Fourth, as noted in the earlier quotation from Harberger, one thing that medicine and economics have in common is that they both have scientists and practitioners, though the nature and number of these practitioners is very different in the two cases. It is instructive to compare the extent of scientific interaction between practitioners and scientists in the two disciplines: this interaction appears to be markedly better developed in medicine that in economics. Within medicine, indeed, there are some sub-disciplines that build on collaboration between practitioners and medical academic, but that seems much less common in economics. I have been involved in several such collaborations and am clear that they offer exceptional opportunities to learn things that cannot be learned from conventional academic research. Collaborations of this sort could deal with many of the criticisms of economics emanating from business and government.
Fifth, and finally, to borrow the words of John Donne, no discipline “is an island”. What is expected of a discipline is not simply what the scholars of that discipline want to do in their discipline. There are wider social expectations which are discussed, informally at least, in a form of social contract. Medicine appears to have a good, though not perfect, understanding of the social contract governing their disciplines. But in economics, the picture is mixed: some economists appear to be sensitive to this social contract, while others appear to have little interest in what the wider world wants from economics.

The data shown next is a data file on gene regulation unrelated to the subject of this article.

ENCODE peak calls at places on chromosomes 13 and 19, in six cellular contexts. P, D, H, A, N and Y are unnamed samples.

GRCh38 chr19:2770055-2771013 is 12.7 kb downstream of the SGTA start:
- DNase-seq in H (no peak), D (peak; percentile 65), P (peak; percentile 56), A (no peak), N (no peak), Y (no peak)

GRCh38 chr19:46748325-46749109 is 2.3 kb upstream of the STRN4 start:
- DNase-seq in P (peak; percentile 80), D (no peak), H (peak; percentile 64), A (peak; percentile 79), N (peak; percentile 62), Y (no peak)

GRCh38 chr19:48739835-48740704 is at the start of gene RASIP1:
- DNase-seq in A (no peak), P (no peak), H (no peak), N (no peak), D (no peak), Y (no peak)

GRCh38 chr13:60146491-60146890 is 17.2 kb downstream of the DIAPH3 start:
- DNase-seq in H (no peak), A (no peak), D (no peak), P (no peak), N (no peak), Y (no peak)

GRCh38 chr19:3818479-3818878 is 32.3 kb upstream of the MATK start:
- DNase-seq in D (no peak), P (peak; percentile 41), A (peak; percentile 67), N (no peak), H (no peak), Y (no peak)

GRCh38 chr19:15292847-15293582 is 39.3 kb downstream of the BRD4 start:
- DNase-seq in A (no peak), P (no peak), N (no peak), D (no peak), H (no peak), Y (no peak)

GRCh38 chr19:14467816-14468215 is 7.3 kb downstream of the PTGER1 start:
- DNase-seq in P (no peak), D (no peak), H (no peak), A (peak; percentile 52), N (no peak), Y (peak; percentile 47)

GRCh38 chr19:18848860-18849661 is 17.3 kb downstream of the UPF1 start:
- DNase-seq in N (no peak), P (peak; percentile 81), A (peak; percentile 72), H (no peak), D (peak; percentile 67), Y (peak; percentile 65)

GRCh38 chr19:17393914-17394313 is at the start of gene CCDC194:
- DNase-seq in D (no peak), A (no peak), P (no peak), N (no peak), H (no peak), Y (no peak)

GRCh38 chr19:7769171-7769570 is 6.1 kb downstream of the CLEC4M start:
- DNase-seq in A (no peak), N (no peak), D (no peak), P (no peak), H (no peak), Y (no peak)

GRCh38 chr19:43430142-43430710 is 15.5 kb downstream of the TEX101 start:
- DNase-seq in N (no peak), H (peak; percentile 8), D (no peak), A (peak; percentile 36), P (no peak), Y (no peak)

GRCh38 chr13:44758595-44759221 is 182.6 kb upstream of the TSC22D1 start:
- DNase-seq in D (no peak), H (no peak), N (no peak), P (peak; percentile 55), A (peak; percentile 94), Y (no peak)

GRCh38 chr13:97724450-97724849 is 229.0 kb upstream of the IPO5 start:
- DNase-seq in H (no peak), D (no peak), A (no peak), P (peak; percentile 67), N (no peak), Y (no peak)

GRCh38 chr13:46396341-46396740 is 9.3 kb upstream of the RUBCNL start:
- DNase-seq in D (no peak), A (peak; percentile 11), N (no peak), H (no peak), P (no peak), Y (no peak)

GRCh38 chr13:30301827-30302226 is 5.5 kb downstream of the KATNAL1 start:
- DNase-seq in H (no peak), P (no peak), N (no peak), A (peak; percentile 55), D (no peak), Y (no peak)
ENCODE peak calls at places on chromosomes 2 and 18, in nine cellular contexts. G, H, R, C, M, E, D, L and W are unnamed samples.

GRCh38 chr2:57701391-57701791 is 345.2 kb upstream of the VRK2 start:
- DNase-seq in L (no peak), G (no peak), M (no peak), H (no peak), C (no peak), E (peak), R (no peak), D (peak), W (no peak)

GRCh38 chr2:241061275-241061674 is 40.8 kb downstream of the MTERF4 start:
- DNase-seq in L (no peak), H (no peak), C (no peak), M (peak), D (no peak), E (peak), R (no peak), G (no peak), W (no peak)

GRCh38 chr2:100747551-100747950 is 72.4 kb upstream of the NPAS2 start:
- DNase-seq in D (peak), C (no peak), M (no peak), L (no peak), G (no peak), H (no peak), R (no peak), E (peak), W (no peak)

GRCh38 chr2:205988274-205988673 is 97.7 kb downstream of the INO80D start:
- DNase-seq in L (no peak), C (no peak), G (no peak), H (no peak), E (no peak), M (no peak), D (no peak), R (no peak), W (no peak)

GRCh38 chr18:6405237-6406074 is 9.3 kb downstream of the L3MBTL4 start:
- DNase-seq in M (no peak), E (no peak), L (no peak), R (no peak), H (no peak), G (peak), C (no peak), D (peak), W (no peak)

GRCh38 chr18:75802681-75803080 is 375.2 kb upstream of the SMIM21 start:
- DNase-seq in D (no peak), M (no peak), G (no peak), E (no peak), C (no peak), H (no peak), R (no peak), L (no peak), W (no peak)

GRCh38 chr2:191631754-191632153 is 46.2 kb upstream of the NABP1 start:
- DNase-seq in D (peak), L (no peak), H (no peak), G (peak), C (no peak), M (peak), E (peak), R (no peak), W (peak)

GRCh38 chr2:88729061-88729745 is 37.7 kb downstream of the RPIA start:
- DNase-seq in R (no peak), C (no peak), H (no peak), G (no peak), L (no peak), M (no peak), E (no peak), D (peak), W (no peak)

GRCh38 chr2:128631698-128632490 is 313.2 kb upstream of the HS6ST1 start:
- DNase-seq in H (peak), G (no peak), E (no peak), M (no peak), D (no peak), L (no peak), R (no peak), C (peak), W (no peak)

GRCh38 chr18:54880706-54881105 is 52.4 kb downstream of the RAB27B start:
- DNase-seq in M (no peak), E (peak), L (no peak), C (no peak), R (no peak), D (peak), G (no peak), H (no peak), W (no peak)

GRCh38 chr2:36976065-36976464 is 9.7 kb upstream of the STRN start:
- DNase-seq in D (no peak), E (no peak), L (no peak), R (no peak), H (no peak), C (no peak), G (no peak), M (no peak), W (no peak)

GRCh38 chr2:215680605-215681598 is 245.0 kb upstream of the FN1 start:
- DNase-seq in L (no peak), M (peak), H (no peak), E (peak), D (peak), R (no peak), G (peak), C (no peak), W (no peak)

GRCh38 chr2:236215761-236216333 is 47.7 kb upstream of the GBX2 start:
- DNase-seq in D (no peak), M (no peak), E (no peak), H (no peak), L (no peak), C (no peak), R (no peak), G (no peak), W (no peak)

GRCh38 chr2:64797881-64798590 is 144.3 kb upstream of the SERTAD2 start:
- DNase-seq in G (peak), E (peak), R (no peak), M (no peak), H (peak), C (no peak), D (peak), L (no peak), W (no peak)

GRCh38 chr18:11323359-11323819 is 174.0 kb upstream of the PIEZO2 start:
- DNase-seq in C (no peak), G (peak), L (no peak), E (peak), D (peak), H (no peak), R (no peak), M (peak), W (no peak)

I believe the idea of a federation can in principle offer the best of both worlds. It allows the core of the discipline to follow its traditional research approach, while creating new sub-disciplines to do the things that the core cannot do, and does not want to do. I understand that some researchers and practitioners from the core sub-disciplines may be sceptical about some of the new sub-disciplines. But there is a simple test of the usefulness of the latter: can they provide empirical methods or theoretical advances that work better than available methods in the core? If so, then they have earned their place.